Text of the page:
Transformation with a Purpose
By Brad Lau

In his book Courage and Calling, Gordon Smith asks these poignant questions: "If I could only be one thing and do one thing with my life, what would I want it to be? What do I long for more than anything? What brings me joy?" A significant part of Christ-centered education is encouraging students to ask and begin to answer these and other key questions. I firmly believe that every student who comes to George Fox University has incredible potential to change the world within his or her sphere of influence. I also believe God has given each one unique gifts, abilities and passions that are waiting to find expression in their vocation and calling. Part of my prayer for each of your sons and daughters is that they will catch a vision for their lives that will enable them to serve others from a place of joy and gratitude.

When I look at the life of Christ, he lived with such a deep sense of purpose and intentionality in everything he did. Every parable he told, every person he healed, and every life he touched was significant and meaningful. This singleness of purpose and humble service was realized not just in the miraculous, but in the mundane as well. Seeing the "big picture" is critical to responding faithfully in the little things. I love to recount the story of a woman named Helen Keller who lost sight and hearing at a very young age. She was asked as an adult, "Ms. Keller, what could possibly be worse than being born blind?" to which she immediately replied, "to have sight, but no vision." I often think of this story when I interact with students. We want to partner with you as parents in encouraging a vision for their lives that is consistent with their gifts and pursues God’s best!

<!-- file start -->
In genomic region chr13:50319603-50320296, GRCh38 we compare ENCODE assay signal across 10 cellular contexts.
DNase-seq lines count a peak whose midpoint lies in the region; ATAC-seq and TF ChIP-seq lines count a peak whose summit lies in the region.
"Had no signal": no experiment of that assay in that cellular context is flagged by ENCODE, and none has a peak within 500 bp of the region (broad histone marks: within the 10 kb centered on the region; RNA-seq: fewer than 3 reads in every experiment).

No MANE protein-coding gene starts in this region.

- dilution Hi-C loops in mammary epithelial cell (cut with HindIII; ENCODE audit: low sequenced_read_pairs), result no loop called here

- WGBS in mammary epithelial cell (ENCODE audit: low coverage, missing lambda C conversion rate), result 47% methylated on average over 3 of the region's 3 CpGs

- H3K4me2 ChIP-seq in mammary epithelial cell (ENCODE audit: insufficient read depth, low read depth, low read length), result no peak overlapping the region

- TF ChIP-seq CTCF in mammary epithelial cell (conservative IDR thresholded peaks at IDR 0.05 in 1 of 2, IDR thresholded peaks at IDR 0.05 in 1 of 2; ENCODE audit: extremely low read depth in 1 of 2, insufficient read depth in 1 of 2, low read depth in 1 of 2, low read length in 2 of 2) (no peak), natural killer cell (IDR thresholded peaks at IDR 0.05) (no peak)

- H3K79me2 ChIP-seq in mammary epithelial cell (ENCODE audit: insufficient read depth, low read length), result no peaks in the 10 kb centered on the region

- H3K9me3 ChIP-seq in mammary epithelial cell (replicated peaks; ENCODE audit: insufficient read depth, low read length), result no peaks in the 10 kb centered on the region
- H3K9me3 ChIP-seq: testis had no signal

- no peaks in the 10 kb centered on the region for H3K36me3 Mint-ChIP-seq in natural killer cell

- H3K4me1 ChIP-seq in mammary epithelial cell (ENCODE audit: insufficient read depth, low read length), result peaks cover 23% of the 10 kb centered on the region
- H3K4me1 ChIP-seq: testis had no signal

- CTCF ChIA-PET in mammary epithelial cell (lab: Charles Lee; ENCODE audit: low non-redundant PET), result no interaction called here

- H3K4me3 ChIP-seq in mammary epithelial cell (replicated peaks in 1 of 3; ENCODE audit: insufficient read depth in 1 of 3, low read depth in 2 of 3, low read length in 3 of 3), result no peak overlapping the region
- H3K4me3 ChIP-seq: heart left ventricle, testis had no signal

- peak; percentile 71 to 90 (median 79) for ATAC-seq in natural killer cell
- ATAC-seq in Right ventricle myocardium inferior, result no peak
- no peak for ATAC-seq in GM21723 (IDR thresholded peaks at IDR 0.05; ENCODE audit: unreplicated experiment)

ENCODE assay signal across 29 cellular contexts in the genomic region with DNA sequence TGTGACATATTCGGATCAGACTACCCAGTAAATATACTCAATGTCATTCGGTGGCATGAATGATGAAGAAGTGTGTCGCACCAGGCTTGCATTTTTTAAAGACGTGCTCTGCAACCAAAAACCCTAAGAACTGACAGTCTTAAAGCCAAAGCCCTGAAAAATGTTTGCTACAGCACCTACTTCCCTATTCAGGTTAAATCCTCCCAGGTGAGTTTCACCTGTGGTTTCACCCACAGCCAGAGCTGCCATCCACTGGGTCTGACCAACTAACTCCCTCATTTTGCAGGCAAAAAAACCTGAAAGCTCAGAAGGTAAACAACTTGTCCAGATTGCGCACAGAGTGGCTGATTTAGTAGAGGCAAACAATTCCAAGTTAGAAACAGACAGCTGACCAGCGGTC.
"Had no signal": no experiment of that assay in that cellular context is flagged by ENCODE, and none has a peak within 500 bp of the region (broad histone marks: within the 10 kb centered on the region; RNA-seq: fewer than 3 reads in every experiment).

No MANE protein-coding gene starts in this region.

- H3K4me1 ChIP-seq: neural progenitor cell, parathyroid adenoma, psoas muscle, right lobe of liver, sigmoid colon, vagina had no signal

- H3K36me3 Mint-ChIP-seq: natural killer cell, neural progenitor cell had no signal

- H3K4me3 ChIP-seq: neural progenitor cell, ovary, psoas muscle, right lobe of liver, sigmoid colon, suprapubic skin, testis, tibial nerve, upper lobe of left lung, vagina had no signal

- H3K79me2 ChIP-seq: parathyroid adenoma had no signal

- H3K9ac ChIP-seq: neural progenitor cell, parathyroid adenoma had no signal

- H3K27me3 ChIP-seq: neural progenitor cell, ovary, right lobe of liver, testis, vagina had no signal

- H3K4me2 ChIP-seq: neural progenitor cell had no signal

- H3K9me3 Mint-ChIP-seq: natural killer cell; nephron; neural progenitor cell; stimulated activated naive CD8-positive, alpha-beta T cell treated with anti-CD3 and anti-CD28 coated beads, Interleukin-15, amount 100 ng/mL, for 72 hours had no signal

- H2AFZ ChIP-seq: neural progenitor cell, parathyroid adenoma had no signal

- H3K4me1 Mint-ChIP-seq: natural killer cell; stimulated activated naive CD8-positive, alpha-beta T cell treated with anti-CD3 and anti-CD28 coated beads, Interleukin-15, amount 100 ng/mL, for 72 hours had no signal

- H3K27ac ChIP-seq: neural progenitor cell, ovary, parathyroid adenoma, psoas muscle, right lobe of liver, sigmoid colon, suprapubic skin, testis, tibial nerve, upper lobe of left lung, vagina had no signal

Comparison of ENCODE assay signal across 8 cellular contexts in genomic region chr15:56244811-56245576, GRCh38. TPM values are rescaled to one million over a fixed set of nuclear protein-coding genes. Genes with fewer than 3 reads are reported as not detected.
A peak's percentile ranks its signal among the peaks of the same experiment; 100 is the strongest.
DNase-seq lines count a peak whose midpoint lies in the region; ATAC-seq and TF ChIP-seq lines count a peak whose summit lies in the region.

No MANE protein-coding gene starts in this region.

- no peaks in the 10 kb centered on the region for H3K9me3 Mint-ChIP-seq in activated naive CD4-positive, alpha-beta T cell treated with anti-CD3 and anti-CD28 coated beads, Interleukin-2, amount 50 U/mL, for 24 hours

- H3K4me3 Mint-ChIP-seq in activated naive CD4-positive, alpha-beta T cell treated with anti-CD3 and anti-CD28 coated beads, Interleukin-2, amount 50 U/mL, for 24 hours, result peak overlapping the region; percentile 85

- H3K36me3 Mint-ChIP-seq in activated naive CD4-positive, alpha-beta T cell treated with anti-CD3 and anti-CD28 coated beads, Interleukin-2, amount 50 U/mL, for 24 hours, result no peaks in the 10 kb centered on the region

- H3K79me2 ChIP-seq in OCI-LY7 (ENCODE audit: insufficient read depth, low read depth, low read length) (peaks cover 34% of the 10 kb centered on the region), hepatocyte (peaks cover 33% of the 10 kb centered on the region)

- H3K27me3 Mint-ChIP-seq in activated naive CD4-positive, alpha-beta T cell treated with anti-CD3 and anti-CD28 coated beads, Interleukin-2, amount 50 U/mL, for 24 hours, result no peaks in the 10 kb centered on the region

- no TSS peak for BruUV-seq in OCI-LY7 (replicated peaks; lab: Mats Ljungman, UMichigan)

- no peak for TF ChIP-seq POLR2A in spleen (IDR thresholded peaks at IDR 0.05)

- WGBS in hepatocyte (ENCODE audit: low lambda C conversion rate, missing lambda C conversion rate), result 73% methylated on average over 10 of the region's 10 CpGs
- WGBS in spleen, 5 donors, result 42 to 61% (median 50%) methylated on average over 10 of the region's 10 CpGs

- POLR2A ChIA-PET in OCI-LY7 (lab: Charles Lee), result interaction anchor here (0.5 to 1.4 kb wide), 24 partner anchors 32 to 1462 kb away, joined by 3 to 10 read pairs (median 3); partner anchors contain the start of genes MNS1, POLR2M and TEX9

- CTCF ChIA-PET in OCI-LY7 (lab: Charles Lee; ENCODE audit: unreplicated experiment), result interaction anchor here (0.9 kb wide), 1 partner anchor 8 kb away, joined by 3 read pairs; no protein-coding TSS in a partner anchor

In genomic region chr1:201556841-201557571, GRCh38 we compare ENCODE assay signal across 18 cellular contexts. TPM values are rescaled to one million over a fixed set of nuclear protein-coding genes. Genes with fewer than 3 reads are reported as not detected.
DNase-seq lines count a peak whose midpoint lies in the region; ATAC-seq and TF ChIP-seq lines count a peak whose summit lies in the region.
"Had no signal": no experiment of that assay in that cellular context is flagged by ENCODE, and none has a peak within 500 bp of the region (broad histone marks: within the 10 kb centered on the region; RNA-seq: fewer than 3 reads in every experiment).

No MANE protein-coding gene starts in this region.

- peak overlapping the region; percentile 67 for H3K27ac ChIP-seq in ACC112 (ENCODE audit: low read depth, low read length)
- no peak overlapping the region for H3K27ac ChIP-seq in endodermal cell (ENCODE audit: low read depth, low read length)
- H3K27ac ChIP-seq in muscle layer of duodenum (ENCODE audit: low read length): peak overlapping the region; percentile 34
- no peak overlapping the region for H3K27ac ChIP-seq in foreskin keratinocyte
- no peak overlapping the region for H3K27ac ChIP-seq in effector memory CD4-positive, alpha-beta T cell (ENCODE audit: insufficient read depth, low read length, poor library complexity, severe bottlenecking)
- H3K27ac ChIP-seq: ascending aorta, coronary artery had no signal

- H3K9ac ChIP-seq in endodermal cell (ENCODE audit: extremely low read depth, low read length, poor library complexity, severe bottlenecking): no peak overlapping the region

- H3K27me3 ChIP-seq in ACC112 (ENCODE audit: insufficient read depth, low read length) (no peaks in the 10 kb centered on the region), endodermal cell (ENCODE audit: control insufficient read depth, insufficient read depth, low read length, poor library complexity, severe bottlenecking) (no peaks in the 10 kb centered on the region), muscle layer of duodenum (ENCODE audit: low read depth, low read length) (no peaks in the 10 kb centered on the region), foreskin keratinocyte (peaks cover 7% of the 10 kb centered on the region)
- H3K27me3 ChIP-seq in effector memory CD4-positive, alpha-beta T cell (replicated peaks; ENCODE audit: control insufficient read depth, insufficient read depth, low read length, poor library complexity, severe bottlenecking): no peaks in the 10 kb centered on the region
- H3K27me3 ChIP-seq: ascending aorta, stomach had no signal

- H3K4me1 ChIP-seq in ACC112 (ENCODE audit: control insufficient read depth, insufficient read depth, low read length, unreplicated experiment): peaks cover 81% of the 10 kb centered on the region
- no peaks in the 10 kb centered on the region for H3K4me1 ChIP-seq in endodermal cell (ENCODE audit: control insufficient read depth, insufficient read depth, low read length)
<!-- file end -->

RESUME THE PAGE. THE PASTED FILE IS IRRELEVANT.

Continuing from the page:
Gordon Smith summarizes some of his thoughts by saying, "Finally, the motivation for fulfilling our vocation always remains the same: to bring glory to the Creator and to serve the world out of love for Christ and for others. Ultimately, a vocation or call is a call to service; if we would be great, we are called to be servants." It is a wonderful privilege to work with students at George Fox University, and I continue to believe that this is a special place where genuine life change occurs on a regular basis and where members of our community genuinely care for one another.